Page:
Remittances are a gateway to financial citizenship; they create a starting point on which to build other inclusive and sustainable financial services. A transaction or deposit account can lead to a broader range of responsible financial services provided through stronger and more diverse financial institutions. When remittances are received through regulated financial intermediaries, savings can occur and can be reinvested in the local community; they can act as an engine for local development; and they can function as a buffer against instability at the macroeconomic level.
Remittances make an important contribution to the achievement of the SDGs, principally by increasing the income of recipient families. A projected in international remittances will be sent to developing countries between 2015 and 2030, involving over one billion senders and receivers. Thanks to the cumulative value of these small but regular remittances, many recipient families are able to reach their own SDGs – reduced poverty, better health and nutrition, educational opportunities, improved housing and sanitation, entrepreneurship, financial inclusion and reduced inequality. Moreover, they are better able to deal with the uncertainty in their lives by increasing their savings and building assets to ensure a more stable future.
In 2017, the number of international migrants worldwide – people residing in a country other than their country of birth – was the highest ever recorded, having reached 258 million (up from 232 million in 2013). About 200 million migrant workers send money back home.
It is estimated that migrant workers globally send individual amounts of $200 or $300 sent home regularly and consistently. These amounts represent 60 percent of total household income and, if leveraged, can effectively improve the living standards of migrants’ communities of origin.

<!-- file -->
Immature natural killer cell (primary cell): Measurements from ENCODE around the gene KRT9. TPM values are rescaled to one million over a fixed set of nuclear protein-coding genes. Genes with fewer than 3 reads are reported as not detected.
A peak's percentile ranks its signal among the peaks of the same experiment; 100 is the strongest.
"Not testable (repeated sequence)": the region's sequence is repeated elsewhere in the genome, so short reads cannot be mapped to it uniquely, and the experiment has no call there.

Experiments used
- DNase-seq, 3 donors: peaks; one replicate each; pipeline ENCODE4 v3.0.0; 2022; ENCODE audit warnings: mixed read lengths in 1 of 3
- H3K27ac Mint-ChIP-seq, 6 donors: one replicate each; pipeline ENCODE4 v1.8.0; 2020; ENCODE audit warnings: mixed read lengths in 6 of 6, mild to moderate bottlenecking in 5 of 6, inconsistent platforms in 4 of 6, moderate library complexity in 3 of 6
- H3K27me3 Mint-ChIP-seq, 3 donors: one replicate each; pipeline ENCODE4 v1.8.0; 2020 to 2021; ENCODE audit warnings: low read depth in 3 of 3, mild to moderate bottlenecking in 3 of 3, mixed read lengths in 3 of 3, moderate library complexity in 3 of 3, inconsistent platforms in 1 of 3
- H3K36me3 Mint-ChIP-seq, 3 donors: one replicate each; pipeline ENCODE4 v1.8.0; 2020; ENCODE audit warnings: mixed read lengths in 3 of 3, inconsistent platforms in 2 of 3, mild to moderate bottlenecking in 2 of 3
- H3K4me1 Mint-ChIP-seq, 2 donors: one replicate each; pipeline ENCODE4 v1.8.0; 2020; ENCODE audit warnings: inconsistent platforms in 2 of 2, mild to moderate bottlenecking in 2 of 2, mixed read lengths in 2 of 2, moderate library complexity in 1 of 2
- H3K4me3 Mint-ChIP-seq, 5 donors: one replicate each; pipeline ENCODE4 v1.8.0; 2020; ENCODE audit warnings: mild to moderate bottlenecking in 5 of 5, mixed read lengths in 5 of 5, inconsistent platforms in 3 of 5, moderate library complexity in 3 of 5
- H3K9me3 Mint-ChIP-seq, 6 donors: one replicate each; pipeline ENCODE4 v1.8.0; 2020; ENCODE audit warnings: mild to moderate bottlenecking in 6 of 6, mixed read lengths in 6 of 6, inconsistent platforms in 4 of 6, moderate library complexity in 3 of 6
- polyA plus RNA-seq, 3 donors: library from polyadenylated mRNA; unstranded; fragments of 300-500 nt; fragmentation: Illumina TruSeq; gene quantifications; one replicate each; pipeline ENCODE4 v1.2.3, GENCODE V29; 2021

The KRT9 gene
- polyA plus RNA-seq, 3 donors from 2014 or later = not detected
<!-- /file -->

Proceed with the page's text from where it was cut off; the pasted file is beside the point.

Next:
Families spend approximately 75 percent of their remittances to meet immediate needs, such as food, health, housing. Regular remittances lift most families above the poverty line and help them avoid falling back into “poverty traps.” The remaining 25 percent – over $100 billion each year – is available to build a better future, in particular through savings and investments in assets, income-generating activities or small enterprises. These productive activities can also create jobs and transform economies, in particular in rural areas.
While the cost of transferring money has been reduced by half over the last five years, it still represents, on average, 7.45 percent of the amount sent. This remains far above the SDG target of 3 percent to be reached by 2030. In many places, costs are much higher, for example in Sub-Saharan Africa senders can spend as much as 9.3 percent. It is estimated an additional $20 billion would be available to families in developing countries if the 3 percent fee target was reached.